In a series of papers Youmans and Youmans (1–8) have reported that ribosomal or ribonucleic acid (myc. RNA)2 preparations obtained from living cells of the attenuated H37Ra strain of Mycobacterium tuberculosis were as immunogenic in CF-1 mice as viable cells of the H37Ra strain. This comparison was based upon the amount of RNA present in each vaccine. The immunity engendered by these preparations is specific and long lasting.

The RNA preparations also have certain nonspecific activities of particular interest. For example, this material can act as a potent adjuvant for the production of antibody to bovine γ globulin (BGG) in mice, being as active in this respect as complexes of poly-adenylic and poly-uridylic acids (poly A:U) (9). In addition, the myc. RNA can serve as an effective adjuvant for the induction of experimental allergic encephalomyelitis in guinea pigs (10).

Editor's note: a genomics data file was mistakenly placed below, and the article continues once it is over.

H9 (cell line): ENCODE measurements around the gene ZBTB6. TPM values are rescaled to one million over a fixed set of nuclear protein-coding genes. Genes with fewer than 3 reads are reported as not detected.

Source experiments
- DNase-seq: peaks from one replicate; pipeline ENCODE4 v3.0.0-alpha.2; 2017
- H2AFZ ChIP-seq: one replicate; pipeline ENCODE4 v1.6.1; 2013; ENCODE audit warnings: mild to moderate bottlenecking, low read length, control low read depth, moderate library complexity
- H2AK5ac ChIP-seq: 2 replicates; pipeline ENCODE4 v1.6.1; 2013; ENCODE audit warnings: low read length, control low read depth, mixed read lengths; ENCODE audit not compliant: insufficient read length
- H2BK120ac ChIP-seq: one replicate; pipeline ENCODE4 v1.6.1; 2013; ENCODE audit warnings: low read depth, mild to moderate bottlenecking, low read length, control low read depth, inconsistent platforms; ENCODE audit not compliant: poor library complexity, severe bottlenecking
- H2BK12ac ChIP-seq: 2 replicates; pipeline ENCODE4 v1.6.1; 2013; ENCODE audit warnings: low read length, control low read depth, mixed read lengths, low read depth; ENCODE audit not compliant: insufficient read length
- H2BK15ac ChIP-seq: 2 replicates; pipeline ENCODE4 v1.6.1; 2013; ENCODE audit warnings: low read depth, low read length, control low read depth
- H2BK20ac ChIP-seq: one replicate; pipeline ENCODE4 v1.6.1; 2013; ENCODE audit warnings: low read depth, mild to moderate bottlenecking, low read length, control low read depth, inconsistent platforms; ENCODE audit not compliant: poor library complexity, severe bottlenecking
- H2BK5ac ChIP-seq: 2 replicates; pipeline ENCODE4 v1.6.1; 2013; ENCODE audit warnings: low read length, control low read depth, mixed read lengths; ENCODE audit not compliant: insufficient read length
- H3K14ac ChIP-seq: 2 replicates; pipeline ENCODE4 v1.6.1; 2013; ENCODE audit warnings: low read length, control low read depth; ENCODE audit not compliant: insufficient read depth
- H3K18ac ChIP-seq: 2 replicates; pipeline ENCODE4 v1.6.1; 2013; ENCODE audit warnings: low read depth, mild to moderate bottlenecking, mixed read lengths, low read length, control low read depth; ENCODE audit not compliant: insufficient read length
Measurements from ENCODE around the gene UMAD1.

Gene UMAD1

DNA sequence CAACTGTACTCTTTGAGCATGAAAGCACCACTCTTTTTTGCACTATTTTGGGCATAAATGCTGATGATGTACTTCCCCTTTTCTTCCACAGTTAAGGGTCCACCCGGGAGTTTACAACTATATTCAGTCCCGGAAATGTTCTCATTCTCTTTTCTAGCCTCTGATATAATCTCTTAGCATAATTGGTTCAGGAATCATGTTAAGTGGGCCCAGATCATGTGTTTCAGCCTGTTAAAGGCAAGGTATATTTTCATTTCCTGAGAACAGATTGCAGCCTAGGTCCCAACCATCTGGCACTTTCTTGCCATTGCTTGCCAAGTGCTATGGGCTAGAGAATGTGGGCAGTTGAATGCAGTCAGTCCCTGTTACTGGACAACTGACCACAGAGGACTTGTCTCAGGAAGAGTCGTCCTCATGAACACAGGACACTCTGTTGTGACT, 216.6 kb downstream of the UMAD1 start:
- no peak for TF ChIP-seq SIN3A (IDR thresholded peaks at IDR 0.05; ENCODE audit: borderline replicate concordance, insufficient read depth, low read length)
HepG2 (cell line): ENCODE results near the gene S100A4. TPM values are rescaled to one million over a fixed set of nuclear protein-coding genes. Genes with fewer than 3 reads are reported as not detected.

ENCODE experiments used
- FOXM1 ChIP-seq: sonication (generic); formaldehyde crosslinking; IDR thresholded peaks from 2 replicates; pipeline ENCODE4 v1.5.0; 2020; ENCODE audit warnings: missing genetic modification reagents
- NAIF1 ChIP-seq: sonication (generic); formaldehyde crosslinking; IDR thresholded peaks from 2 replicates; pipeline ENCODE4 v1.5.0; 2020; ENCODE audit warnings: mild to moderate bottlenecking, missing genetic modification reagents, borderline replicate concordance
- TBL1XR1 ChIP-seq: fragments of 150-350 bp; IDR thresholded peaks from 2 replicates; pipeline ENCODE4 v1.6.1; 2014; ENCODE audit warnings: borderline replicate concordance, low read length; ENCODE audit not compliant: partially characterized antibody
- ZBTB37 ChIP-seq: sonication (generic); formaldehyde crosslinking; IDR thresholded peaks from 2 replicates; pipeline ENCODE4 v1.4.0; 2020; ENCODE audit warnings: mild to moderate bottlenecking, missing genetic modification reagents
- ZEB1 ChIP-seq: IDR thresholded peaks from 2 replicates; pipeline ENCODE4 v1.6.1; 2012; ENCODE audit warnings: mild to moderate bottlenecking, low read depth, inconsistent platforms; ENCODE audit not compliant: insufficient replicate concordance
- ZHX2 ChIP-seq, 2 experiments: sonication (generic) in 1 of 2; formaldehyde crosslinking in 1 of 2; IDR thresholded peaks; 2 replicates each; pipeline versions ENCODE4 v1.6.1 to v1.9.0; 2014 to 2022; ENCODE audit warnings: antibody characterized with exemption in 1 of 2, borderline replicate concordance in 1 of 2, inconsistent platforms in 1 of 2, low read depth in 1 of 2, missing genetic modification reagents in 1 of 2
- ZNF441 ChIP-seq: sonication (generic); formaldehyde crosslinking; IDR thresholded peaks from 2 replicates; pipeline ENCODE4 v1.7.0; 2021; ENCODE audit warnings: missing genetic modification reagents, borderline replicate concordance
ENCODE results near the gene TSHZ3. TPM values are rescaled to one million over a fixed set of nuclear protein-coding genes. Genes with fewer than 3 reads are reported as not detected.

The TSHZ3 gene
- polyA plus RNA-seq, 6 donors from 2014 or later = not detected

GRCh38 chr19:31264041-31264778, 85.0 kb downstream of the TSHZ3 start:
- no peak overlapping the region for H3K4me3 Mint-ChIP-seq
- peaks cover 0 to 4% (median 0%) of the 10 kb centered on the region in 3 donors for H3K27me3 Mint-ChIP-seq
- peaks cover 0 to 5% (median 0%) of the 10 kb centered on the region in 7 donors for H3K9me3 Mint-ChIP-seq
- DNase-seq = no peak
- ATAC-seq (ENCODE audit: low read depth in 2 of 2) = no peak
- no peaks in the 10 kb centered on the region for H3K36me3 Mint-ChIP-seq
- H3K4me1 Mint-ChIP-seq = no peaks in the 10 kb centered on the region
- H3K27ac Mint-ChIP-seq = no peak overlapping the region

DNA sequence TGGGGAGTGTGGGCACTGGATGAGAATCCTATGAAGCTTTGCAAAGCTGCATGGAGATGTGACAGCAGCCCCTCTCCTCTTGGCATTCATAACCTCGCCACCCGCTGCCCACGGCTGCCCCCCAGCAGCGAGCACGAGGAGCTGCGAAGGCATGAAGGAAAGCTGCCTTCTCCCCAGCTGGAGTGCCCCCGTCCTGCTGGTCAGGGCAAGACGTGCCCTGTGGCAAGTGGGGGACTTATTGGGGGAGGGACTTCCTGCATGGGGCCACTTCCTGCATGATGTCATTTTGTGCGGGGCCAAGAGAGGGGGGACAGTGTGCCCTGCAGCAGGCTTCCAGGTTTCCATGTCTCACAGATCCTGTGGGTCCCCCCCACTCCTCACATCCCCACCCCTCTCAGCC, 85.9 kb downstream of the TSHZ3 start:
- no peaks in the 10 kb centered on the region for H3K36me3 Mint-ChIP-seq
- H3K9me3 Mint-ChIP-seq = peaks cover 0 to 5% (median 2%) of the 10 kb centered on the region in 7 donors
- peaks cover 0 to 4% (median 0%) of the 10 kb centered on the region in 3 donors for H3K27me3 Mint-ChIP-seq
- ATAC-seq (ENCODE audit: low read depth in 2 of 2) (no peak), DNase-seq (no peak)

Insofar as immunogenic activity against tuberculous infection is concerned, apparently the myc.

1

This investigation was supported by Public Health Service Research Grant AI-01636 from the National Institute of Allergy and Infectious Diseases and a grant from the Canal Zone Tuberculosis Association.

2

Abbreviations used in this paper: BGG, bovine γ globulin; poly A:U, poly-adenylic and poly-uridylic acids; FIA, Freund's incomplete adjuvant; myc RNA, ribosomal or ribonucleic acid preparations from M. tuberculosis.

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